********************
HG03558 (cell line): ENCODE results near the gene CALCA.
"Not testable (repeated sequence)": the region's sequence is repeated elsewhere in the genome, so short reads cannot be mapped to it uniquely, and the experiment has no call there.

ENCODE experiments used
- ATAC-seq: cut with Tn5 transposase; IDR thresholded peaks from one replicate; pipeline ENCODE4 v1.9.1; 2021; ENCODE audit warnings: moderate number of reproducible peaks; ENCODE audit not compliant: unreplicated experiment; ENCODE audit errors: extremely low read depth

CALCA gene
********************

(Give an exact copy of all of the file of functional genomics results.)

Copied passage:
HG03558 (cell line): ENCODE results near the gene CALCA.
"Not testable (repeated sequence)": the region's sequence is repeated elsewhere in the genome, so short reads cannot be mapped to it uniquely, and the experiment has no call there.

ENCODE experiments used
- ATAC-seq: cut with Tn5 transposase; IDR thresholded peaks from one replicate; pipeline ENCODE4 v1.9.1; 2021; ENCODE audit warnings: moderate number of reproducible peaks; ENCODE audit not compliant: unreplicated experiment; ENCODE audit errors: extremely low read depth

CALCA gene